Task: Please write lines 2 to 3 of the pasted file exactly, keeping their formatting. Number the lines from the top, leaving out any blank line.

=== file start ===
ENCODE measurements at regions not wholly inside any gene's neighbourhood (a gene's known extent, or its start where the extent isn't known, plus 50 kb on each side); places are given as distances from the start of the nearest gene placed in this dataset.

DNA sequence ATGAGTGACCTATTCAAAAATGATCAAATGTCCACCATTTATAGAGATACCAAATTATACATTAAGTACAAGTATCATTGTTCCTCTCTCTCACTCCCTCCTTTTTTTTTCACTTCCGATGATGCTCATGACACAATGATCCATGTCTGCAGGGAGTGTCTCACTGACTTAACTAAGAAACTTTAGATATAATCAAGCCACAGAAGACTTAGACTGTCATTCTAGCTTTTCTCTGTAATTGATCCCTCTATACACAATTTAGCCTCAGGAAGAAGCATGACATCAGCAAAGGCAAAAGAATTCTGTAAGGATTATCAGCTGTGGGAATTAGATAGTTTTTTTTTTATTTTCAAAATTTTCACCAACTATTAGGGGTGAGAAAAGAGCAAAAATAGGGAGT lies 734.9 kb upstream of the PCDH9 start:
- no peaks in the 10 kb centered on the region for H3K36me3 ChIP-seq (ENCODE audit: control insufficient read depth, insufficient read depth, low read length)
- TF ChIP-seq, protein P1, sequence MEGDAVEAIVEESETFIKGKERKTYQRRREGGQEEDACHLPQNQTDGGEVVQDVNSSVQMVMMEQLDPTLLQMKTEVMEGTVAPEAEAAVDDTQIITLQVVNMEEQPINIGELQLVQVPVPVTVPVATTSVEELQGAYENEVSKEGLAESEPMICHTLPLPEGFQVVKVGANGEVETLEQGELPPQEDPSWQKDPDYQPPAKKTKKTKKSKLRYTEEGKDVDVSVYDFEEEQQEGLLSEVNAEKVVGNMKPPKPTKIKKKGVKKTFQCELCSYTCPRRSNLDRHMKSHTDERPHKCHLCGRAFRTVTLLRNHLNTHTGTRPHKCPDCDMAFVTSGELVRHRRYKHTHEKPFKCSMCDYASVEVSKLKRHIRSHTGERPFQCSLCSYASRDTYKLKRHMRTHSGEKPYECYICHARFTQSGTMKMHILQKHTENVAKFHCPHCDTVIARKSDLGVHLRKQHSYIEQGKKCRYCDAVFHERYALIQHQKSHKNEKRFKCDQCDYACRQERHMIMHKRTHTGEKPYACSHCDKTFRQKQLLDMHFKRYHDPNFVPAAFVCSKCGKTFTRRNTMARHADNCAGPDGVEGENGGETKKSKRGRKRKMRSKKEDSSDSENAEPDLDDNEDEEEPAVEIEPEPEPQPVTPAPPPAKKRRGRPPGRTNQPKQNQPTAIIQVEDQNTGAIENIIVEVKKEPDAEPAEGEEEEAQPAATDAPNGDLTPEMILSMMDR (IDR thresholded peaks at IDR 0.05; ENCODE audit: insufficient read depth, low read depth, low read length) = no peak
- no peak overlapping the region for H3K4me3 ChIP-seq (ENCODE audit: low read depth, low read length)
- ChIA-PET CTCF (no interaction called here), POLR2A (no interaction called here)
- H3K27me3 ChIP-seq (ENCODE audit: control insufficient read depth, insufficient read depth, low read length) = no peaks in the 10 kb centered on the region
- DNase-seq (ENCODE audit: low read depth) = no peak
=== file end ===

DNA sequence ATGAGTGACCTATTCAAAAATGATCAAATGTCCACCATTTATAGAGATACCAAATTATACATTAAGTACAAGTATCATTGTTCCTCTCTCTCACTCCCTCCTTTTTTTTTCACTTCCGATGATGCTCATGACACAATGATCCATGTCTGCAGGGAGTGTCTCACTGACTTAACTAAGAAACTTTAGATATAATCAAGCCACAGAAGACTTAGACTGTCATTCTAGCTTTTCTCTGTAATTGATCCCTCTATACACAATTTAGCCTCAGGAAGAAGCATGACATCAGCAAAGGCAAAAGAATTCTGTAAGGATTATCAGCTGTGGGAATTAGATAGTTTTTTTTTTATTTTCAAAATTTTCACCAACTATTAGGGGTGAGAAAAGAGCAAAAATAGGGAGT lies 734.9 kb upstream of the PCDH9 start:
- no peaks in the 10 kb centered on the region for H3K36me3 ChIP-seq (ENCODE audit: control insufficient read depth, insufficient read depth, low read length)